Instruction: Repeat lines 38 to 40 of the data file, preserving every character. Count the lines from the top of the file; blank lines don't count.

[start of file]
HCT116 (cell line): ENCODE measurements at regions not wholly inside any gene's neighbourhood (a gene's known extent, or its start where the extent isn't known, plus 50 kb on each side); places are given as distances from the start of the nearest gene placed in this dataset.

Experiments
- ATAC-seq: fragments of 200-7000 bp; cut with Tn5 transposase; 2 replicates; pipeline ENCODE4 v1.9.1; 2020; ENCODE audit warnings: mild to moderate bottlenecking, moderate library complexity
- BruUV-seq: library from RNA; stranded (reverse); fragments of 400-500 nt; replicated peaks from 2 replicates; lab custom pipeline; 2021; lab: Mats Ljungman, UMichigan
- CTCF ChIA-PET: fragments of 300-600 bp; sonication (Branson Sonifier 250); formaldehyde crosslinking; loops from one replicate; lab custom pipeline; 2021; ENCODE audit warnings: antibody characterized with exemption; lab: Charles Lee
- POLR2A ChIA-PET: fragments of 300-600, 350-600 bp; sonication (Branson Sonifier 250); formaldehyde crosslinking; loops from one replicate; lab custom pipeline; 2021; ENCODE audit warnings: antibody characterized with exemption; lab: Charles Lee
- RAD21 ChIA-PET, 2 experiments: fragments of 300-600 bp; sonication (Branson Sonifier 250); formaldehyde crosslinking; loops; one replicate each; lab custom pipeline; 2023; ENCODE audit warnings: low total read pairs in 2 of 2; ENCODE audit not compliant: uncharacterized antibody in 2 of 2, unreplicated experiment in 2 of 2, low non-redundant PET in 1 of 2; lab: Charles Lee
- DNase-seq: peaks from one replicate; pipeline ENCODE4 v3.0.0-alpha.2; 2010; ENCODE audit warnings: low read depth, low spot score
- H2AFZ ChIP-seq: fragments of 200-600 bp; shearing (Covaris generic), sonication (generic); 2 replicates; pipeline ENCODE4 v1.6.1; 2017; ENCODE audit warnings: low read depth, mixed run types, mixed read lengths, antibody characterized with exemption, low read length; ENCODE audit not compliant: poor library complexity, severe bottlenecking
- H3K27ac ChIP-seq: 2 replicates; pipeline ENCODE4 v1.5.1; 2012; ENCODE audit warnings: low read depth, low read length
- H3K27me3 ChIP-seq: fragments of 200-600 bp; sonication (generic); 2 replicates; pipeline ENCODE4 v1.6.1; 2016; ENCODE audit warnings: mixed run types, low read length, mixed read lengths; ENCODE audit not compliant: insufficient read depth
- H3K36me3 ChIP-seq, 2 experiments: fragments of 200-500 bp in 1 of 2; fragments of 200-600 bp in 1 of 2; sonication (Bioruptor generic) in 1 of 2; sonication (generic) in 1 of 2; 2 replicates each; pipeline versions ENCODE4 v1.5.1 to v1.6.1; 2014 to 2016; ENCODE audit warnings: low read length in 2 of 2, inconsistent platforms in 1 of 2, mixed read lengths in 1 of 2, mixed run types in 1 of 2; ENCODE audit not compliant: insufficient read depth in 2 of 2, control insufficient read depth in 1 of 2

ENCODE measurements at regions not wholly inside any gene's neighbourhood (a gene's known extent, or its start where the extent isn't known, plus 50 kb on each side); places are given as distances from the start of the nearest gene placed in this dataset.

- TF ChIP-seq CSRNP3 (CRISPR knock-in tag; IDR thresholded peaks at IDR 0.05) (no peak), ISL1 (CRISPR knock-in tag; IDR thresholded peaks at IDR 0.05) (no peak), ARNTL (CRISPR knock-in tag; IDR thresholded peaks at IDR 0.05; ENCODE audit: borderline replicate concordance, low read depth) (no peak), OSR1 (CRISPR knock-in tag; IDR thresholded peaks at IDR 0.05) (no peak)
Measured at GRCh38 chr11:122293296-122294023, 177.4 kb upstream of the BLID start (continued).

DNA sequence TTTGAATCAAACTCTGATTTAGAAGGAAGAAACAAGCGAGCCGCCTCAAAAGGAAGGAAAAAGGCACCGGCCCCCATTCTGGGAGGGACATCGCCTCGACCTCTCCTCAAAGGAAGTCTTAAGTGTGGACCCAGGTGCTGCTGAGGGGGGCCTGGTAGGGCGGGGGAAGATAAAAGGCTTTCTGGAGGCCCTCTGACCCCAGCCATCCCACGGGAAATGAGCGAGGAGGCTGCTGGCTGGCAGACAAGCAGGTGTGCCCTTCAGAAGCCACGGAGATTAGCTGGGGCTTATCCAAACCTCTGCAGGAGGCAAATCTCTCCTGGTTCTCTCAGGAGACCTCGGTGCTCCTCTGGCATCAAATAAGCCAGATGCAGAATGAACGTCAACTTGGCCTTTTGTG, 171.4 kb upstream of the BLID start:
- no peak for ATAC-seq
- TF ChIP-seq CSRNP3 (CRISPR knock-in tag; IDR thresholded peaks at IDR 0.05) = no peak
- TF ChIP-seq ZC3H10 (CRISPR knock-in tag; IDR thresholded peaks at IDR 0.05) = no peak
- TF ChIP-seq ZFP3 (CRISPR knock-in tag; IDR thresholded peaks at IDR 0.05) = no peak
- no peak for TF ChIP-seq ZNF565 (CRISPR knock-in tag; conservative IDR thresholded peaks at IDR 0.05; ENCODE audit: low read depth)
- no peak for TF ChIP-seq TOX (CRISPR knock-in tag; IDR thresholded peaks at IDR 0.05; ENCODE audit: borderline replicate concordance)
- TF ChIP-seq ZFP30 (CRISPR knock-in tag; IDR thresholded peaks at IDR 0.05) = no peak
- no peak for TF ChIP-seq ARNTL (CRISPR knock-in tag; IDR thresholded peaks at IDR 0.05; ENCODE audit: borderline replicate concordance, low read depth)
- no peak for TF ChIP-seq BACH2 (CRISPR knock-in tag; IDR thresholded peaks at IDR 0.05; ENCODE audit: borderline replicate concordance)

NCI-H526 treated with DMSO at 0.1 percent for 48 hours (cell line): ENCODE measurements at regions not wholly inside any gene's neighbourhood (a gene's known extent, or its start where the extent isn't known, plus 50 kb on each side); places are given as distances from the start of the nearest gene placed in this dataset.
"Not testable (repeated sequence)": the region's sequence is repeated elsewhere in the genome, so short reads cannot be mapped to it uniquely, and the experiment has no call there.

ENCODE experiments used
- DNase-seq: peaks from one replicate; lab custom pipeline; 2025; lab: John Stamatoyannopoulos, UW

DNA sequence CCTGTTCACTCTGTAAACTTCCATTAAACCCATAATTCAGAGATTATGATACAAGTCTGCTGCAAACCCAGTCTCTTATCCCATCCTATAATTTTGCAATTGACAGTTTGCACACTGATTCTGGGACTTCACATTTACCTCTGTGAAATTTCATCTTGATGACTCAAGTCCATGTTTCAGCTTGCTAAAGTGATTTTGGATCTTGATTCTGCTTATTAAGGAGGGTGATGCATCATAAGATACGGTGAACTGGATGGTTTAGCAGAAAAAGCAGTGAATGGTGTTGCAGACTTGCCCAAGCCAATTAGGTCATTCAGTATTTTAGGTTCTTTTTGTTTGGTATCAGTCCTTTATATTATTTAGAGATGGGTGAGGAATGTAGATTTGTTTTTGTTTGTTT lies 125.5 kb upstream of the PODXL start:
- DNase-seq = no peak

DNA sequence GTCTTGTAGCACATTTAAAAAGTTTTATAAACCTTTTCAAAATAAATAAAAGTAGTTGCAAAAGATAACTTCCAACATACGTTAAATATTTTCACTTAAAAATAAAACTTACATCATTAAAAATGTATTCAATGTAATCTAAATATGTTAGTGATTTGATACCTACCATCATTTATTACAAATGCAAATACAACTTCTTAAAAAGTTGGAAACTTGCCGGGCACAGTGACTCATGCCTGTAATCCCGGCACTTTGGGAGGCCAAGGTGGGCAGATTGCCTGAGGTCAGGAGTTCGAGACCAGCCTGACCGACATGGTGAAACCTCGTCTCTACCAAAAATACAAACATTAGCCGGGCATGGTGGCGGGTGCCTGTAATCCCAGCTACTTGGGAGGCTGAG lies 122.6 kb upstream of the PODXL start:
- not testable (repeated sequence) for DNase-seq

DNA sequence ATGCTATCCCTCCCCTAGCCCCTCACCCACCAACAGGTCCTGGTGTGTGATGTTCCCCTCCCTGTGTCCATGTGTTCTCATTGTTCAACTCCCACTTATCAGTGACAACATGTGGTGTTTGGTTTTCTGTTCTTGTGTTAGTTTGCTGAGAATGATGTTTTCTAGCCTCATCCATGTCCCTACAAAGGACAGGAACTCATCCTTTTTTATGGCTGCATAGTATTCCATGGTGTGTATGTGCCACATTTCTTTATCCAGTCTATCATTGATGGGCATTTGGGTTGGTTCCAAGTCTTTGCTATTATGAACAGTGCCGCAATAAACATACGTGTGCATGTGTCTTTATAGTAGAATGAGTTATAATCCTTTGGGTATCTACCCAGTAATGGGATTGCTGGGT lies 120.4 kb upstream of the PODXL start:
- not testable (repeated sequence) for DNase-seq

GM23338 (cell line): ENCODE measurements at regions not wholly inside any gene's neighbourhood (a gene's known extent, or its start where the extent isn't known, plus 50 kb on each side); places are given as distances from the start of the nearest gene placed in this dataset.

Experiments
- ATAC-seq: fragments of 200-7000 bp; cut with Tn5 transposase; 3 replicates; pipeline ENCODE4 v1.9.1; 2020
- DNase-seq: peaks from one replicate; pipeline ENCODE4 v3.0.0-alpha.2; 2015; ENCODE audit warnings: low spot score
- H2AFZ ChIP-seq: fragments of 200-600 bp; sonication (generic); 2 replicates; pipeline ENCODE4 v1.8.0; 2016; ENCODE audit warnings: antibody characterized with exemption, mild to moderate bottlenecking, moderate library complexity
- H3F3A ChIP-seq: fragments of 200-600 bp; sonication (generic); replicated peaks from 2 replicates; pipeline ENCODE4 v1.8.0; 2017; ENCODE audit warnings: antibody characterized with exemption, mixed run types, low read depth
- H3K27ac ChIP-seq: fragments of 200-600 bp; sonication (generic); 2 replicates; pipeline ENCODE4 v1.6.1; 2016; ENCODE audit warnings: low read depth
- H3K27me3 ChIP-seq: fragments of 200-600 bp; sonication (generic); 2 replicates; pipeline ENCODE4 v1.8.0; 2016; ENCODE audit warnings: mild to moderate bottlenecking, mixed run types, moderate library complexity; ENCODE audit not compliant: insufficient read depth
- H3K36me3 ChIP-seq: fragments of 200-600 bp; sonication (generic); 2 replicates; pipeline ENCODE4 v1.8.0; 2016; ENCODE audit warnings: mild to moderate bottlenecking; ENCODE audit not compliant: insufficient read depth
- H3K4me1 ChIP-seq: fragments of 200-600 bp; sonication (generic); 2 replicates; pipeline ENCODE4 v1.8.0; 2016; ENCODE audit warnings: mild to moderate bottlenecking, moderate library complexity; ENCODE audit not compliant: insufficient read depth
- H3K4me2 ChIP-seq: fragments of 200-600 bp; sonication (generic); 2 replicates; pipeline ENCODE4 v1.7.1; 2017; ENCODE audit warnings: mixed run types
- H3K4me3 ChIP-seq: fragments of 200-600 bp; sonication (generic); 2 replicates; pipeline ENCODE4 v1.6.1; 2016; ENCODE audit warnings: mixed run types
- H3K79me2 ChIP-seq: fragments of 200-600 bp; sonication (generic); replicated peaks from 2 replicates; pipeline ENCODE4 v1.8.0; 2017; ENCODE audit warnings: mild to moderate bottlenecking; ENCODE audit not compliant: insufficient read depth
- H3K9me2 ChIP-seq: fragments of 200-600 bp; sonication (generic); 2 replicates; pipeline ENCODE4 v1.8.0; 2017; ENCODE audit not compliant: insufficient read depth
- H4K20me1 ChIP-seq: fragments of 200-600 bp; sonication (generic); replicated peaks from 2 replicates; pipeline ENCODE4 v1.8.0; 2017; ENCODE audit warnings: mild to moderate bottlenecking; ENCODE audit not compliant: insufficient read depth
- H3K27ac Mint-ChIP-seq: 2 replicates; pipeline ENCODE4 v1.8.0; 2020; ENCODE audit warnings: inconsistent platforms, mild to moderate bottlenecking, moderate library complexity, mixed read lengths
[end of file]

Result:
- ATAC-seq: fragments of 200-7000 bp; cut with Tn5 transposase; 3 replicates; pipeline ENCODE4 v1.9.1; 2020
- DNase-seq: peaks from one replicate; pipeline ENCODE4 v3.0.0-alpha.2; 2015; ENCODE audit warnings: low spot score
- H2AFZ ChIP-seq: fragments of 200-600 bp; sonication (generic); 2 replicates; pipeline ENCODE4 v1.8.0; 2016; ENCODE audit warnings: antibody characterized with exemption, mild to moderate bottlenecking, moderate library complexity